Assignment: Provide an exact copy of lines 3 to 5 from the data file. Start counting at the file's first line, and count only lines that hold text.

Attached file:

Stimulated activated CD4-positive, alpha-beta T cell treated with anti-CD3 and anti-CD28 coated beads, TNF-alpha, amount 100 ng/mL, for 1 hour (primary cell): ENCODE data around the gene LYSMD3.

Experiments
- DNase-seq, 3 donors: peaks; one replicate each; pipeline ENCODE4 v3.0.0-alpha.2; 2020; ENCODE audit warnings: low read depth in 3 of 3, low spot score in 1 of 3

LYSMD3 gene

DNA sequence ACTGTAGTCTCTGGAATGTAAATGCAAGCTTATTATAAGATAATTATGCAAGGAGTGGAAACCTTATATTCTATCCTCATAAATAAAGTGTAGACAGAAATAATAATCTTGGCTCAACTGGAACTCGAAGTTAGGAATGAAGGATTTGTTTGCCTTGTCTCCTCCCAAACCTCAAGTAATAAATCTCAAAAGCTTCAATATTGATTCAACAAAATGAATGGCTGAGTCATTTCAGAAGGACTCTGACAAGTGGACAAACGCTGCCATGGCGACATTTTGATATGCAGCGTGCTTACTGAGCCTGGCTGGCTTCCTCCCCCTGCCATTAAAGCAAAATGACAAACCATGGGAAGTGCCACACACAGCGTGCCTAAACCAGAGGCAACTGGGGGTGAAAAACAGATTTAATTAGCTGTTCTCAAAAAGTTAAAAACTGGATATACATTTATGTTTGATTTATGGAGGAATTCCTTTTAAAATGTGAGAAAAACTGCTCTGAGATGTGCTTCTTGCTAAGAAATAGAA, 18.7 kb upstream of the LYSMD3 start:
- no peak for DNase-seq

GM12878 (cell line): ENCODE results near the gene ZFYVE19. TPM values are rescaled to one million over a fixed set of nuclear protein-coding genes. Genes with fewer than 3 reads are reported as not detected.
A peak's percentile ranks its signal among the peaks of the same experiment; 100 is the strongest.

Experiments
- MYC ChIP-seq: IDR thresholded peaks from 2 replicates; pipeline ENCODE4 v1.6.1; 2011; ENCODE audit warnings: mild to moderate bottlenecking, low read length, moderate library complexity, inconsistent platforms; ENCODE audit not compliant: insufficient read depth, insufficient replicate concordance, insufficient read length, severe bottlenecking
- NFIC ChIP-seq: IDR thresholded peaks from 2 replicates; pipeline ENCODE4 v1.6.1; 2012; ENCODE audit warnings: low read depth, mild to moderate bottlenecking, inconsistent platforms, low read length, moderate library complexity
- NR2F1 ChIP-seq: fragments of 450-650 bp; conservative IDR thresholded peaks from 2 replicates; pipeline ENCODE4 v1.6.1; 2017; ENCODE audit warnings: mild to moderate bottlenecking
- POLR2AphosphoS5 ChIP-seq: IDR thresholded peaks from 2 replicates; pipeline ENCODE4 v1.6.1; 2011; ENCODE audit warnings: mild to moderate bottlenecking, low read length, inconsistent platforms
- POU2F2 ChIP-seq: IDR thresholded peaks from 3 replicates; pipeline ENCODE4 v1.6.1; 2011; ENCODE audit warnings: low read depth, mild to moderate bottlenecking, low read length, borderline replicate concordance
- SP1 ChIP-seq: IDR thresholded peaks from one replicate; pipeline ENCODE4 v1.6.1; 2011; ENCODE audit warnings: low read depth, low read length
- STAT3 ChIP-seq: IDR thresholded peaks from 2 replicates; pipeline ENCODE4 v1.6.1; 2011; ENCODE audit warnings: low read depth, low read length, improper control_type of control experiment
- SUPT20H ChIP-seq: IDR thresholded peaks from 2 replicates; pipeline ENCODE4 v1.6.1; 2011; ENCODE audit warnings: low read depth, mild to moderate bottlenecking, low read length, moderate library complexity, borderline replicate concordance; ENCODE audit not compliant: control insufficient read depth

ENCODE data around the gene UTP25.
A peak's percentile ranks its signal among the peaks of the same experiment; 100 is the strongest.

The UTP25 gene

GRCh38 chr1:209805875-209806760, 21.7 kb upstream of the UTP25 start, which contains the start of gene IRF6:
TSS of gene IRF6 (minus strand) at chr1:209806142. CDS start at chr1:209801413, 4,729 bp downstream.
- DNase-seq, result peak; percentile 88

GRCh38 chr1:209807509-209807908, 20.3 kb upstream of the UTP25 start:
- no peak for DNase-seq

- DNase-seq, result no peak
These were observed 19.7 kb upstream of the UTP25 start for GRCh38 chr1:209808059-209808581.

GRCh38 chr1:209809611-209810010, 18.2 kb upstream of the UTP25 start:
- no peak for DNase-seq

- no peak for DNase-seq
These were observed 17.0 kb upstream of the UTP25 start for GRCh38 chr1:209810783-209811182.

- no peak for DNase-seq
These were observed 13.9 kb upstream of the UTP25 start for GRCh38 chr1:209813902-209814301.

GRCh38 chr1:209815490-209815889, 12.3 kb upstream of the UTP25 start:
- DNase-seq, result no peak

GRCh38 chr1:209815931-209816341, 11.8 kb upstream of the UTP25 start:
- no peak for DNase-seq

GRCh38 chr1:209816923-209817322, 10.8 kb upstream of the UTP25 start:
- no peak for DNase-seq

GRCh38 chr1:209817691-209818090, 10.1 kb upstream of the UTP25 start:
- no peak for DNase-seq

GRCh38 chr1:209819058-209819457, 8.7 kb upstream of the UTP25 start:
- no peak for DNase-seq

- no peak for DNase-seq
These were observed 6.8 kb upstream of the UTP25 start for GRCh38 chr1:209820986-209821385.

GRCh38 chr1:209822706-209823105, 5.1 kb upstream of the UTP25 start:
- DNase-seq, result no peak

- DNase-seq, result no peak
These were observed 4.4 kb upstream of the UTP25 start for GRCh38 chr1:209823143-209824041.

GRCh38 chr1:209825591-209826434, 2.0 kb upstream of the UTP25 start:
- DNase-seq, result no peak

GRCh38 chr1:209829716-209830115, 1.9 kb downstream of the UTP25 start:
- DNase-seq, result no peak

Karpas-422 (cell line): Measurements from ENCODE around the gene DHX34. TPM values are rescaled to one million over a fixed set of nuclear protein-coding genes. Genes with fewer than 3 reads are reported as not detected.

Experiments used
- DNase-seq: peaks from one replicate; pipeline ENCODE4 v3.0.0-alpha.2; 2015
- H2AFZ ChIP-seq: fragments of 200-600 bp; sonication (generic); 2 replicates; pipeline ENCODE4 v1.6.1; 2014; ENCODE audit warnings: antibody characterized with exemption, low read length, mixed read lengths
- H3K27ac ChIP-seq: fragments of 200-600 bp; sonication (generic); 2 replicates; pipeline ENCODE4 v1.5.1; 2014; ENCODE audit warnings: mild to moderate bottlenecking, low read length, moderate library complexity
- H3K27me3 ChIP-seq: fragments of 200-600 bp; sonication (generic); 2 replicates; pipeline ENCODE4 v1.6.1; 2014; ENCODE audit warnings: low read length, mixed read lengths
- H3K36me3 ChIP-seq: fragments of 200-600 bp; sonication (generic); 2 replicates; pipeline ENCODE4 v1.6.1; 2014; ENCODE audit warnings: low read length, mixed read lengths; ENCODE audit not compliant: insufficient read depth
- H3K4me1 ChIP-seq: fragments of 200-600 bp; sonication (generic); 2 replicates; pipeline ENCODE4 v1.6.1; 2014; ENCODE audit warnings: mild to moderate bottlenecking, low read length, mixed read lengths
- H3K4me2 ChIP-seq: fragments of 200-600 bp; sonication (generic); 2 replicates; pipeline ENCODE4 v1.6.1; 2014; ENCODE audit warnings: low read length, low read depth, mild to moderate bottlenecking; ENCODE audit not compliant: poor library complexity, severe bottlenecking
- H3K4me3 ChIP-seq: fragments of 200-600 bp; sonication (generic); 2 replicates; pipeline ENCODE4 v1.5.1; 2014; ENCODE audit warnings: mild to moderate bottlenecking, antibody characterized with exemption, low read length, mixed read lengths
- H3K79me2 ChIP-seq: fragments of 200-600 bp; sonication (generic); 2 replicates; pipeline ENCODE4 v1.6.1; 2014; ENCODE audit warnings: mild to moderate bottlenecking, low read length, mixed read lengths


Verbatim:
- DNase-seq, 3 donors: peaks; one replicate each; pipeline ENCODE4 v3.0.0-alpha.2; 2020; ENCODE audit warnings: low read depth in 3 of 3, low spot score in 1 of 3

LYSMD3 gene

DNA sequence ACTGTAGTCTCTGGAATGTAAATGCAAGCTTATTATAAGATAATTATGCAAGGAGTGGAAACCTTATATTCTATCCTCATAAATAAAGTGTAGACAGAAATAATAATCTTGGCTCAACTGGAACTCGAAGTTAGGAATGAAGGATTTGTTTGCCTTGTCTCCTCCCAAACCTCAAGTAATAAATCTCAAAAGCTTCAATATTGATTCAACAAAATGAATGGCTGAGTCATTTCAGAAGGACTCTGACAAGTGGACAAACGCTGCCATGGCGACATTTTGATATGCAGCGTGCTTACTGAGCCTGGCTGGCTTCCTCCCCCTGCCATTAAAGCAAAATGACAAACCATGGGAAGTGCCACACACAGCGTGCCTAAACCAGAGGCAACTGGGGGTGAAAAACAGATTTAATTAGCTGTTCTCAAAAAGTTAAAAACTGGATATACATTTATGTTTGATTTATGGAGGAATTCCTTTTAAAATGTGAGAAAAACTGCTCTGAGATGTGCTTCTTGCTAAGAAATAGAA, 18.7 kb upstream of the LYSMD3 start: